As you may have heard — perhaps while flipping burgers or just generally enjoying the last unofficial day of summer yesterday — President Obama took the occasion of the Labor Day holiday to sign an executive order requiring federal contractors to provide up to seven days of paid sick leave a year to their roughly 300,000 workers, according to the New York Times.
The story notes, however, that the impact of the executive order may not be felt for a few years after Obama leaves office:
“The executive order will have no real effect until after Mr. Obama’s presidency. Because it must first go through a public comment period, it will apply only to new federal contracts starting in 2017. But the White House hopes it will set a standard that will prod lawmakers, private employers, and state and local governments to expand their leave policies.”
For those employees who do not work for a federal contractor that does not provide paid sick leave, hope remains for them as well, as ABC News reports. It just ran a piece on how paid sick-leave laws vary across the country:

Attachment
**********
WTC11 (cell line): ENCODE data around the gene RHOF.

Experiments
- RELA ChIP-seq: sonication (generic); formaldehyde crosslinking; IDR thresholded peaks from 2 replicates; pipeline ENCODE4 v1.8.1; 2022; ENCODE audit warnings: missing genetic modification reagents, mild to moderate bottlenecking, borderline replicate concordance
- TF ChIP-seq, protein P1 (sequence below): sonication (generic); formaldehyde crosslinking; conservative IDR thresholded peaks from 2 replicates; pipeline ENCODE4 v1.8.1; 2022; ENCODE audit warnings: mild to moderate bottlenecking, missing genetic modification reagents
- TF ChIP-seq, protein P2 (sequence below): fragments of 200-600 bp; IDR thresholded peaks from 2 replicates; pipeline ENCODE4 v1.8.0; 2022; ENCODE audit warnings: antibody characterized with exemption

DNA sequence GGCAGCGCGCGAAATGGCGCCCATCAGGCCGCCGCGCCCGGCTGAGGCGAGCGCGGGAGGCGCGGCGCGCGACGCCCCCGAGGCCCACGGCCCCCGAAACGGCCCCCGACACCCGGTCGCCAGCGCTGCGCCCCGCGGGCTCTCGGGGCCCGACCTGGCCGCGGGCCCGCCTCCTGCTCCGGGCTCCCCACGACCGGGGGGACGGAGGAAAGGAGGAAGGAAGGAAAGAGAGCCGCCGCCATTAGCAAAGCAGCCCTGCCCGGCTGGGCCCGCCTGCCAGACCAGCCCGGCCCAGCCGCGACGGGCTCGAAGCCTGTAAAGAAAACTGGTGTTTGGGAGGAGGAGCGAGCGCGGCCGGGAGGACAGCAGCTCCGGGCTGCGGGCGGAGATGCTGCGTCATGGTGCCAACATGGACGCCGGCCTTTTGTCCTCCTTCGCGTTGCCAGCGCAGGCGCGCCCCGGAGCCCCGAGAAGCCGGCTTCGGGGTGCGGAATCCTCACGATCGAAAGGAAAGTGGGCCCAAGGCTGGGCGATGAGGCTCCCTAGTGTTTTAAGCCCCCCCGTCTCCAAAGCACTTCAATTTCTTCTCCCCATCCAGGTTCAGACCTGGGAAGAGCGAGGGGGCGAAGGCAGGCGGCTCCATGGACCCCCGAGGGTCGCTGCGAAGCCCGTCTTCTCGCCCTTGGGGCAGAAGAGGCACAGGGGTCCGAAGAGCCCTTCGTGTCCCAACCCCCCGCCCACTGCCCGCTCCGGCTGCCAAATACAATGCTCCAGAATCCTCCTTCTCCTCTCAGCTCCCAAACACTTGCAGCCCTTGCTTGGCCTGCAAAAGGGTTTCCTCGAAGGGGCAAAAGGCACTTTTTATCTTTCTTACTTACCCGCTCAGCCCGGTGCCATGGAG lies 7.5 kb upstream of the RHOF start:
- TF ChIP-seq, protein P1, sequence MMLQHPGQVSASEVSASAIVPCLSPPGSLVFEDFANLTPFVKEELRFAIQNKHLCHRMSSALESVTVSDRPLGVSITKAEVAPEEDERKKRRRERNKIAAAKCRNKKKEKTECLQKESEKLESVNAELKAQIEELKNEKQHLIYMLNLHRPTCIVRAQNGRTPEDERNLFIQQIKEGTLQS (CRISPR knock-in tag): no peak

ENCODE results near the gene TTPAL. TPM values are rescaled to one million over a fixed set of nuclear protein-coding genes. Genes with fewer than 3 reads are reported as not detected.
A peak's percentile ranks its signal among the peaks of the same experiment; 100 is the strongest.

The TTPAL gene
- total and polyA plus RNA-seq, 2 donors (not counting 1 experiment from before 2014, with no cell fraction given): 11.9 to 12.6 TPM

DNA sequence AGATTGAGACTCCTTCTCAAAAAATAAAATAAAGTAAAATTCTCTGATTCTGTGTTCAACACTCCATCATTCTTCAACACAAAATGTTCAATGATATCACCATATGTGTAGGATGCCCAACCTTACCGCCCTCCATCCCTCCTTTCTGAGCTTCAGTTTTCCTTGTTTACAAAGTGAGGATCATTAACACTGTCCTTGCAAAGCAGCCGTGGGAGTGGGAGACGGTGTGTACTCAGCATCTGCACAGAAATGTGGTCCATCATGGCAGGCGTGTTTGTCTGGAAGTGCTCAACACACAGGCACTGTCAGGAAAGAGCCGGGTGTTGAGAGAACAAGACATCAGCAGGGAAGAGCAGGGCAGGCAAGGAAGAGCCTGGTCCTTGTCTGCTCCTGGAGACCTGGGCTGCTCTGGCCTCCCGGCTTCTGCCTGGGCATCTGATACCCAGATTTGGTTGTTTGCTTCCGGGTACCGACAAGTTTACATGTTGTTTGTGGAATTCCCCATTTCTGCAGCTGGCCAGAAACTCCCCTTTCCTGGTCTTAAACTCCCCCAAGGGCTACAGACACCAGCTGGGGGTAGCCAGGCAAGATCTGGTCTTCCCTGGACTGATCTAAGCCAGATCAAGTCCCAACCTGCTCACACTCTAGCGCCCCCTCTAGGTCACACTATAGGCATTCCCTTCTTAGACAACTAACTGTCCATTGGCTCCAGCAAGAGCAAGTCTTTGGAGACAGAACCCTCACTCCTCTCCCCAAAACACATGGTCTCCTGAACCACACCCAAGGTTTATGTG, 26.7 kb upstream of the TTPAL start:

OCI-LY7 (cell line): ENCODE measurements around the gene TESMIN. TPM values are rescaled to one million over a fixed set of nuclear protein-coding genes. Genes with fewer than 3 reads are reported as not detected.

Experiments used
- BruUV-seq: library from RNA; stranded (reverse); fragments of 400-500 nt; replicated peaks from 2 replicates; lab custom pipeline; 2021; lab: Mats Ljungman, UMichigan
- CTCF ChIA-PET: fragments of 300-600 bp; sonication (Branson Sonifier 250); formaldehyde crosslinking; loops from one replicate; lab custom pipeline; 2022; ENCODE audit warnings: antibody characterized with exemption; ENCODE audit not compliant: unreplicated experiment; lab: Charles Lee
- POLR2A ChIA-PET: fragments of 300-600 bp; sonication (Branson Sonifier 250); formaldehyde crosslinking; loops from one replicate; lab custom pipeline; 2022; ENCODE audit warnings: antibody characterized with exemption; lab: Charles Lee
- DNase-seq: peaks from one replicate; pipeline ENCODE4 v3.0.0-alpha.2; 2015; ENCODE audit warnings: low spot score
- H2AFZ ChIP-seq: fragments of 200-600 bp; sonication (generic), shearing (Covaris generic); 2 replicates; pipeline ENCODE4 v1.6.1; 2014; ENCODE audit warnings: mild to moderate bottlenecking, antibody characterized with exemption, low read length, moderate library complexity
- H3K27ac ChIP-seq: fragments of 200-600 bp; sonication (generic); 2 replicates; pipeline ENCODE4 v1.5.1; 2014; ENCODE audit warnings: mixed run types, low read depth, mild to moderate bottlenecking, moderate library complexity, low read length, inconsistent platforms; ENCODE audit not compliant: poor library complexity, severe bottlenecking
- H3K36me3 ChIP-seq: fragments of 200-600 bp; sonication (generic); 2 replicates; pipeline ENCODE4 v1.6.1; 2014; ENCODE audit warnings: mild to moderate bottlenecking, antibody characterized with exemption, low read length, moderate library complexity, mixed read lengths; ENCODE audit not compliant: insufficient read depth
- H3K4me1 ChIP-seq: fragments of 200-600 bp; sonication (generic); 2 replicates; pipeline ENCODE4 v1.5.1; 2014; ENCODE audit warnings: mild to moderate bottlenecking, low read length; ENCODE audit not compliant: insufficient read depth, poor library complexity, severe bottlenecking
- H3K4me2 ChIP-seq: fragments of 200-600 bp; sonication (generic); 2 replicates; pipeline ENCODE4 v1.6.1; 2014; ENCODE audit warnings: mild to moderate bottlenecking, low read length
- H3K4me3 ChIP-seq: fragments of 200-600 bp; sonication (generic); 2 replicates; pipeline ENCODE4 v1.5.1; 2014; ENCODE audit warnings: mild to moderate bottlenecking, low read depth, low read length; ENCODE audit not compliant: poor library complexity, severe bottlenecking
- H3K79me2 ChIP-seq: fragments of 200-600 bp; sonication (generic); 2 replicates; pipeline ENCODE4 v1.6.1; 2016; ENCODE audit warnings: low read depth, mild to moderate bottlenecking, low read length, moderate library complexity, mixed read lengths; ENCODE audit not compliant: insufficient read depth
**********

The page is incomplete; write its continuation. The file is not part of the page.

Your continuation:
The good news for employees is that the number of paid sick leave laws has more than doubled in the past year, according to XpertHR, and that legal landscape is going to change with new laws that will take effect next year in places like Oregon; Tacoma, Washington; and Montgomery County, Maryland.
The story also breaks down the paid sick-leave laws on the books from New Jersey to California.
While employees are definitely welcoming the general shift toward more paid-sick time, ABC News quotes a source from the National Federation of Independent Business, who, “while acknowledging that Mr. Obama has the authority to place conditions on federal contractors, said his latest action was another burdensome government mandate” on private companies.
“No business in America would require its suppliers and contractors to increase costs that will naturally boomerang back in the form of higher prices,” said Jack Mozloom, the federation’s media director.